Envolve focuses on indentifying 'green' business needs

Monday, March 30, 2009 at 1:00am

Mark Thien is founding partner and president of Nashville-based Envolve Strategies, which begins operations this week and focuses solely on marketing and sustainability consulting for under-serviced “green” businesses, both established and emerging.

Thien has been involved in public relations for more than 15 years and is co-founder of the Nashville Clean Water Project, the largest water cleanup project in Nashville’s history. He also served on the board of the Cumberland River Compact, a watershed organization impacting Kentucky and Tennessee, and is a founding member of Nashville’s professional chapter of NetImpact. Recently, he sat down to chat with City Paper correspondent William Williams.

How can the “green business culture” best impact Nashville?

Green and sustainable businesses are by their very nature “future-oriented” and they promote a healthy business climate that can mean longevity for their service or product. That stability is fed by creativity because green businesses know they will survive best by adapting to new environmental and economic realities. In short, green businesses provide progressive leadership that plans for the future and that’s what we need in Nashville.

How does a company that engages in green business practices prove a specific financial return on investment? Or is it more of a soft return?

It all depends on the business, but plenty of proven cases are out there. Marriott changed to CFL light bulbs in every hotel room across the country — about 450,000 for an estimated 65 percent energy savings. Locally, Lawrence Brothers and J. Gowdy Consulting have spelled out a succinct case for the cost savings of a green home.

The interesting thing is that we work all week long and become so focused on ROI and profitability, yet at home we’ll sort all the paper from plastic for Metro’s recycling program that doesn’t put one additional coin in your pocket. It’s true that some green business practices could be harder to justify in terms of straight ROI. It’s also true that that shouldn’t stop us from doing what makes good sense.

I understand Envolve Strategies uses a screen to align with truly sustainable, green and wellness initiatives both established and emerging, and that you identify companies that are dedicated to responsible business from the top executive down. How do you approach those alliances?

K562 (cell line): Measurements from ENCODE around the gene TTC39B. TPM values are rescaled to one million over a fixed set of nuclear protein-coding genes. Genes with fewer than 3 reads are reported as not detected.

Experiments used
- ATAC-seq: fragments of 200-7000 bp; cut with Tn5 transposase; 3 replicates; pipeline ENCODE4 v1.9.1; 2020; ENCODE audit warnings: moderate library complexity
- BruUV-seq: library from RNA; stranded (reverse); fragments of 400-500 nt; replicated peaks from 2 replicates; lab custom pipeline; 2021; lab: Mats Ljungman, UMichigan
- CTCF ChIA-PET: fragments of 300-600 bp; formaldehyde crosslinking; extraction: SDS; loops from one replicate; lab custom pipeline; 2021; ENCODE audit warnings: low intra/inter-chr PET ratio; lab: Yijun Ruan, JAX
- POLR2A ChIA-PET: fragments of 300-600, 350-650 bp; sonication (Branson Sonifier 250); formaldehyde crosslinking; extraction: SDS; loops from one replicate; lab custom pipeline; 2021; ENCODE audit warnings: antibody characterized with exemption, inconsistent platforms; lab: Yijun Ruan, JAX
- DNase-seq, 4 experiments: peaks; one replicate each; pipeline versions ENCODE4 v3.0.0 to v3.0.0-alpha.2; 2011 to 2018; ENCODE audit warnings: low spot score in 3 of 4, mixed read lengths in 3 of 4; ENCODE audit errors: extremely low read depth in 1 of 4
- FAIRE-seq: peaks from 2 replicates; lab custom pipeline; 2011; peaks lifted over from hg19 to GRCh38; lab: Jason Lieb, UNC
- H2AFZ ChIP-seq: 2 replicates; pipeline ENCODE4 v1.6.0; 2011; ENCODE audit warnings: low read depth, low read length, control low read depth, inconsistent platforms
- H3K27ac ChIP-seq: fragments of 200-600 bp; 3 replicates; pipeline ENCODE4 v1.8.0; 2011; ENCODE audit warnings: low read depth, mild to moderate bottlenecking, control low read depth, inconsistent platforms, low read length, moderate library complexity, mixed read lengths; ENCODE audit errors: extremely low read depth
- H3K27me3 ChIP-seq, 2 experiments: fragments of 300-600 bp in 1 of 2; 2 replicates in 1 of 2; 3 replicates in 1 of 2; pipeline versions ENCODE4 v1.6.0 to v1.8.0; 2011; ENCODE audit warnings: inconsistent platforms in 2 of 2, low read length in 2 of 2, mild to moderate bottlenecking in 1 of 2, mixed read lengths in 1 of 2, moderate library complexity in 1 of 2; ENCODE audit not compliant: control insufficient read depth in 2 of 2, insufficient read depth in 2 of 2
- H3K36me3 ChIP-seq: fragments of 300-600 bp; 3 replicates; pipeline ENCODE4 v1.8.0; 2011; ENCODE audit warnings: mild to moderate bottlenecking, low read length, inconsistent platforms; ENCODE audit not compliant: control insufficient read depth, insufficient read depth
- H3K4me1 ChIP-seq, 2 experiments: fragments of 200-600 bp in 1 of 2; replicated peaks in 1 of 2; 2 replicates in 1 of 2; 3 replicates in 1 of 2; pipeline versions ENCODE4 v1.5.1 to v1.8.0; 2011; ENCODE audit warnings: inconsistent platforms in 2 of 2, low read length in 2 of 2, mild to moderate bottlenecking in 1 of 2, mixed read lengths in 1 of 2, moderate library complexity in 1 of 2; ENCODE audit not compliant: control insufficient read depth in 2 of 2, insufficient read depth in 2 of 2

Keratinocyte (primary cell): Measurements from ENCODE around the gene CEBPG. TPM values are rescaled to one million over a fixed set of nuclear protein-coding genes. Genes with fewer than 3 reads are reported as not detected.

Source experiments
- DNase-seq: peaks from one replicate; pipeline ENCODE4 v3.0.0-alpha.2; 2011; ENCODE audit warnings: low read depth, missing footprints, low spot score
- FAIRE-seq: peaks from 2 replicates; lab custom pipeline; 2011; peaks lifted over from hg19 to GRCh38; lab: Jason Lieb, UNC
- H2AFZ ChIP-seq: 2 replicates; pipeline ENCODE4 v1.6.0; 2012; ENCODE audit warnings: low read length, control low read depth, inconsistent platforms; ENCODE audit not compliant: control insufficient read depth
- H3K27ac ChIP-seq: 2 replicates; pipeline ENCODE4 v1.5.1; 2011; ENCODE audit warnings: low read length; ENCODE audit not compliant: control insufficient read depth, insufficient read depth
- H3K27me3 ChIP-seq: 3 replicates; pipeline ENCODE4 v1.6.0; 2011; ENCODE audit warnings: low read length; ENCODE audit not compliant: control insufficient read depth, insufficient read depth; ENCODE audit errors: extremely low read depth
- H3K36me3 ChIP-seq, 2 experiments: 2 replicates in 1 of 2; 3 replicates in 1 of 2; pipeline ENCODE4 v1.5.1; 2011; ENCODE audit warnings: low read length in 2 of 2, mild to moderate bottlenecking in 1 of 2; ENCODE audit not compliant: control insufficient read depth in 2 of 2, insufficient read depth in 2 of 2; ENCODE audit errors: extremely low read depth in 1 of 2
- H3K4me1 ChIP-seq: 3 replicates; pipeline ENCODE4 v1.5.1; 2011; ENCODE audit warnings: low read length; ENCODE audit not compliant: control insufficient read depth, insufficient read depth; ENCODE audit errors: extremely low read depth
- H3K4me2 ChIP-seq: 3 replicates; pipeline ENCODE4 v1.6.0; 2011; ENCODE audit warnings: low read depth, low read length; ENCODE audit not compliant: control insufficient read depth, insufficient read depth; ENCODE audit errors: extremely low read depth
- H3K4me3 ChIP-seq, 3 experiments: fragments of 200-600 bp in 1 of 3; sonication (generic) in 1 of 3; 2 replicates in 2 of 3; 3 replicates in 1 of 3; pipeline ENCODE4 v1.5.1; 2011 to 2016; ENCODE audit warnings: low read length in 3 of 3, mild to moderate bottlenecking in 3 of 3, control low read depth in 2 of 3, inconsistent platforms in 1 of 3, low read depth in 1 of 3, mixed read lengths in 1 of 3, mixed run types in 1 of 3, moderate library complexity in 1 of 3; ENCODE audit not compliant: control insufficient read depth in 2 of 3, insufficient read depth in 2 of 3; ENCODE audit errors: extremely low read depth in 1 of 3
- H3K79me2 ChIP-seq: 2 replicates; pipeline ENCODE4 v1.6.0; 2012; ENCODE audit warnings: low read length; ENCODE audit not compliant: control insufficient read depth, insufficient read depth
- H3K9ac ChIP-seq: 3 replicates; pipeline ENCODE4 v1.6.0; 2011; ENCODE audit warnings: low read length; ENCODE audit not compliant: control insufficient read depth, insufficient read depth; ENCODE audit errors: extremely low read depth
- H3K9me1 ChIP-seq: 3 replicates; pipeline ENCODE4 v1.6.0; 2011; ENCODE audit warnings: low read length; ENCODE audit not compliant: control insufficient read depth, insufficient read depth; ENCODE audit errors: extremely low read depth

It’s all about credibility. We incubated Envolve for about 10 months, really taking the time to build a genuine operation. At first, we developed a tool to help sustainably minded companies maintain credibility and affirm their values, so we created our 12 Sustainable Client Indicators. Then we realized that it was perhaps more advantageous to keep it as an internal means of identifying strong clients.

We don't want to be so rigid that the companies that are emerging are screened out — and we don't want “the perfect” to get in the way of “the possible.” So we’re not trying to be the green police. We’re simply attempting to identify other genuine operations that align with our approach to all this.

It really goes back to “greenwashing” — calling a product or service “green” without changing much except the appearance — and protecting ourselves and our business against that.

You launched Envolve with what you call a “consortium of business leaders, outdoor enthusiasts, and eco-marketers.” Tell us more.

We did a lot of research over eight months or so and found a trend among other marketing companies in this green space. Generally, we noticed they fall into one of two categories. One group is heavily trained on the science side of sustainability and is sticking their necks out to develop messaging and marketing programs. The other group is more socially inclined. They are traditional marketing firms that are simply “greening up” their client roster.

We’ve put together a different model, mixing folks who understand both the science and social sides of the conversation. This becomes an important point when you consider how difficult and potentially damaging your marketing partners can be if they don’t understand the baseline discussions. We’re simply ensuring a deeper and proper perspective.

Critics contend the “green business movement” is actually anti-capitalism, left-wing, too restrictive, too idealistic, etc. Thoughts?